Q8. What do you find different between Australian and Canadian triathlon at the local level?
- Truthfully, there is not a huge amount of difference. Taking nothing away from the competition here, which has plenty of great athletes, I find the competition goes a lot deeper in each age group back home. Some races cracking the top 20 can be hard. Canada lacks in the number of Pros racing at each event. However, I like what Multisport Canada is doing this year with the Elite Age Group division and some prize money to go with it. Other than that, both countries have great race options, friendly competition and are well organized.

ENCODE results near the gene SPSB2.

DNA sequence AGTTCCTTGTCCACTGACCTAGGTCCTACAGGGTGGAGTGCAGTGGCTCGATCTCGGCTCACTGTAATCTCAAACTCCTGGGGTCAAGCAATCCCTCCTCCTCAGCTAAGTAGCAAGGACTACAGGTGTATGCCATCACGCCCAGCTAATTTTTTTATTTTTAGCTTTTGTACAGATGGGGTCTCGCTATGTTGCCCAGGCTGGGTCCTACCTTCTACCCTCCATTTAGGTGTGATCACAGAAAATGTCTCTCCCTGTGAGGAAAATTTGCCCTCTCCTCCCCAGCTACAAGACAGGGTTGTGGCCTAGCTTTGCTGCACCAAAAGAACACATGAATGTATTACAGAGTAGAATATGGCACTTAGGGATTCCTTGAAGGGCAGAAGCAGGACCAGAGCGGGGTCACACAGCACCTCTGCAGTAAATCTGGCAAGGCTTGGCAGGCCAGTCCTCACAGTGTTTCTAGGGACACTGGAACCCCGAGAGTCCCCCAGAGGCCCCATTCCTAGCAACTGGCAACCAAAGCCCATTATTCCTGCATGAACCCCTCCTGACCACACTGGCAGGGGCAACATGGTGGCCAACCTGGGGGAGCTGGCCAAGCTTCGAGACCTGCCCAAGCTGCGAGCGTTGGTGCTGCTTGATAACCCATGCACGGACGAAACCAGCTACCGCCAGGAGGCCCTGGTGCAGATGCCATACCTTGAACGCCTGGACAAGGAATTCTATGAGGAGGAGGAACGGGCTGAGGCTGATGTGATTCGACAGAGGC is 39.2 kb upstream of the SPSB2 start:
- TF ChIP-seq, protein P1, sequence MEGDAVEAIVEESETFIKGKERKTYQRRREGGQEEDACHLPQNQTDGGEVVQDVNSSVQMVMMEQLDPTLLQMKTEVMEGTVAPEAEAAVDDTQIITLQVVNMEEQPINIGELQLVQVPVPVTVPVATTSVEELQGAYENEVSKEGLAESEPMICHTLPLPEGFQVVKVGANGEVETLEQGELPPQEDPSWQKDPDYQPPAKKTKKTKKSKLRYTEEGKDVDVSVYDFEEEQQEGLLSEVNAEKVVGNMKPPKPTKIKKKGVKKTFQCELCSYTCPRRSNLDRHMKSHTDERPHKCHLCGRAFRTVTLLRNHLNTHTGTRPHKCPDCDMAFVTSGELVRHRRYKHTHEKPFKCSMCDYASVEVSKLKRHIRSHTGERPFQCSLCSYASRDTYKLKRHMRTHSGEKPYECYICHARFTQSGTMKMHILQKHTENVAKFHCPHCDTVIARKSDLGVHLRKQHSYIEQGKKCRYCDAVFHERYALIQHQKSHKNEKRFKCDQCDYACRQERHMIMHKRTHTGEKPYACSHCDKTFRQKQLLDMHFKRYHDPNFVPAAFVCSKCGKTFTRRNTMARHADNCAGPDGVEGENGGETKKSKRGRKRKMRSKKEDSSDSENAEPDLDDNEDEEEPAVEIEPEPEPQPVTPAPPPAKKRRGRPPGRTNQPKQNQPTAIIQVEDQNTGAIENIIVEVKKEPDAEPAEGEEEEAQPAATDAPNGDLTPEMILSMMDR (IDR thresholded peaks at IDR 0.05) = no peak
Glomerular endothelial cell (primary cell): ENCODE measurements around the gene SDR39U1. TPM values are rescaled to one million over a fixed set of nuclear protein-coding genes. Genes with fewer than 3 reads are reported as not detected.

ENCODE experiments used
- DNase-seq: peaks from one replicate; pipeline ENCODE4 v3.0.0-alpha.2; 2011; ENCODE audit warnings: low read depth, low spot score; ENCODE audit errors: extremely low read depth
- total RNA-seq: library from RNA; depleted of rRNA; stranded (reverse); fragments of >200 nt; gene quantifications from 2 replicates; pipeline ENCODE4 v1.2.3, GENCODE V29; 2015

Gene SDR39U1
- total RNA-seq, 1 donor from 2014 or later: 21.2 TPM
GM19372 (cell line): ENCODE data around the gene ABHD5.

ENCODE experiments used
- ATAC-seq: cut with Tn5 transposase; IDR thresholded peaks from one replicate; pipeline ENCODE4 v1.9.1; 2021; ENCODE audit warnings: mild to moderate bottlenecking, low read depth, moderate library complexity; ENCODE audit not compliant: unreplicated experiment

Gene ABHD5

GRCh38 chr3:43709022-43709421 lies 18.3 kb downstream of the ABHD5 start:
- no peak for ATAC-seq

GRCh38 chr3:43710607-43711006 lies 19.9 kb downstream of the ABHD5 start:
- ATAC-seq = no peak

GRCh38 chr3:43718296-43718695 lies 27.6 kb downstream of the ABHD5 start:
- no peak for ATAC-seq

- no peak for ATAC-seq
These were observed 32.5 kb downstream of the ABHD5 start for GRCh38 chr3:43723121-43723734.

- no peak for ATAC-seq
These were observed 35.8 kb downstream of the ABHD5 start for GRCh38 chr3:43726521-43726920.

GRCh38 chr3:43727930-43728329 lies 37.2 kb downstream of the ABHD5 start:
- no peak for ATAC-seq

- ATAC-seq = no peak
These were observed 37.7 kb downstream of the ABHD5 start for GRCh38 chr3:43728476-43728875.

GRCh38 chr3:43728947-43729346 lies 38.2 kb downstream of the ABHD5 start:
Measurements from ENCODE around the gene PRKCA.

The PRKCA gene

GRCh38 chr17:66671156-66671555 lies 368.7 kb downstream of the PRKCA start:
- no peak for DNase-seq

Q9. Who is the one triathlete you would love to spend a training week with?
- I can’t go past Craig Alexander. He is a humble, hardworking champion who always puts his family first.
Q10. What is the best piece of training advice you have received and from whom?
- Something that I live and die by now, especially after last year’s issues, is it's better to do too little rather than too much. Over training will only lead to injury. This was advice given to me by my Uncle, a multiple Hawaiian Ironman finisher.
Make sure you follow Kane on his blog @ http://kanepicken.blogspot.com/ !